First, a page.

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Tuesday, April 22, 2014

Children learn through play

For nine months I am part of ICS. My project, Strengthening Families, has a section aimed at children: Ludoteca. This term refers to an area of ​​recreation, conservation and learning for children through a variety of methods and teaching materials and games.

The work of volunteers involves creating teaching modules, with structured lesson plans around art, crafts, math or physics. Ludoteca volunteers work within this framework in delivering modules to children (between the ages of three and six) at children’s centres supported by SOS Aldeas Infantiles across La Paz.

Initially I had thought that teaching through play would be a relatively straightforward. However, as the project began to develop, the volunteers and I quickly discovered many challenges. We saw a need to look more closely at the social, emotional and cognitive development of children.

We firstly observed the behaviour and environment of the children, so that we could better understand the world of these little ones. We came to realize that our work with Ludoteca would be driven by our affection and care for the children and their wellbeing. So, it all begins when we offer a smile, and the child smiles back.  Upon this, relationships form and volunteers and children listen to one another (although the language sometimes barriers made ​​complicated this situation). Volunteers work to highlight their strengths, correct their mistakes, and essentially encourage good habits (behaviour or hygiene).

Turning to the strictly pedagogical, we design lessons focused on teaching skills to children to develop cognitive, psychosocial and sensory processes, across different science classes. We have focused on the sciences, whereby the children expand their previous knowledge in subjects like physics ( day or night, light , darkness , the sun , stars , moon or planets ) arts ( free creation of drawings) and mathematics ( logical relationship of numbers to objects and learning to write numbers ). To do this, we have implemented activities and auditory learning materials ( songs) visual ( murals , freehand drawing ) sensory (birds cardboard , composition drawings with coloured paper ) , playful ( dances and role play where children imitated the motion of planets ) and audio-visual ( videos and photos). Needless to say, this does not replace free play in the yards of schools or board games. We also taught English lessons with my first cohort.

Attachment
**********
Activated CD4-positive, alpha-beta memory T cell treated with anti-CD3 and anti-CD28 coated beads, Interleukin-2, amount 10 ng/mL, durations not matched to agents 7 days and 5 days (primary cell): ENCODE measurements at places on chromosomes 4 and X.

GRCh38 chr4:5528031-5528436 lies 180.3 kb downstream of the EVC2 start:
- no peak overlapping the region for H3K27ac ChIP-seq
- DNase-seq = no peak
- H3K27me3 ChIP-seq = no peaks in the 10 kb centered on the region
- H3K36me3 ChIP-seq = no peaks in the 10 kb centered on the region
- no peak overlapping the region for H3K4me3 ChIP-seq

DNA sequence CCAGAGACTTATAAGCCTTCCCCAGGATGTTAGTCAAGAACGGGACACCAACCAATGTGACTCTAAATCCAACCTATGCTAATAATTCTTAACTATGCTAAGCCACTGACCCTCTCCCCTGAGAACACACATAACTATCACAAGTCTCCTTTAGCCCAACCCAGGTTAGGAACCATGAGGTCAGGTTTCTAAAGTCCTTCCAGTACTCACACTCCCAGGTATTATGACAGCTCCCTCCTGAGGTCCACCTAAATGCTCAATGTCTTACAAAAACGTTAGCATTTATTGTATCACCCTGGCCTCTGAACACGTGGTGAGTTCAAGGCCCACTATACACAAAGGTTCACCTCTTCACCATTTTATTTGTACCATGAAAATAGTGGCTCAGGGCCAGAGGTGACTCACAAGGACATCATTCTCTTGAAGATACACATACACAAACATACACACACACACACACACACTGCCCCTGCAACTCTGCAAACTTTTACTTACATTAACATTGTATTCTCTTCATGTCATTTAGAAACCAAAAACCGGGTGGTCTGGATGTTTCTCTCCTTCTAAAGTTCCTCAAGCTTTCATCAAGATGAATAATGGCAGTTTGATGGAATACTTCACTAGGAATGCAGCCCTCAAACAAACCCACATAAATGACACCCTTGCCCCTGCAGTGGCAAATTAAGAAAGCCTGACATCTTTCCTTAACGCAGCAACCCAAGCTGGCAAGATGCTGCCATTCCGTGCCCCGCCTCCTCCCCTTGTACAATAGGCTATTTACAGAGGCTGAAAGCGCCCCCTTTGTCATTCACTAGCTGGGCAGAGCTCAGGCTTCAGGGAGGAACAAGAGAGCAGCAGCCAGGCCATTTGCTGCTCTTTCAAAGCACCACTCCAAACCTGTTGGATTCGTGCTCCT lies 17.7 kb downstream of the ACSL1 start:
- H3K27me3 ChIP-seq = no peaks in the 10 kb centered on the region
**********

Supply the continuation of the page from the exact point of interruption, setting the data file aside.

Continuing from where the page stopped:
In order for our planning to be effective, good behaviour is essential for cooperation of children. Thus we also utilise a training material, a behaviour chart called “Did I do good things today?", or ‘He hecho buenas cosas hoy?’. This works to promote proper behaviour through the establishment of clear rules that educators should encourage.

It is gratifying to see the enthusiasm, joy, energy, that the children express when we do activities. In educational terms, it is has been revealing to see how after a short time frame of only a few months, children have are able to develop a little more knowledge about the universe, the world and about themselves.
Moving forward, we hope to find ways to measure the level of this cognitive and emotional development of the children. Regardless of this need to measure impact however, I believe that the value of our work can be found in these affective experiences, whereby the smallest of impacts can have the greatest meanings.

Written by Favio Jaramillo
Edited by Desirée Benson

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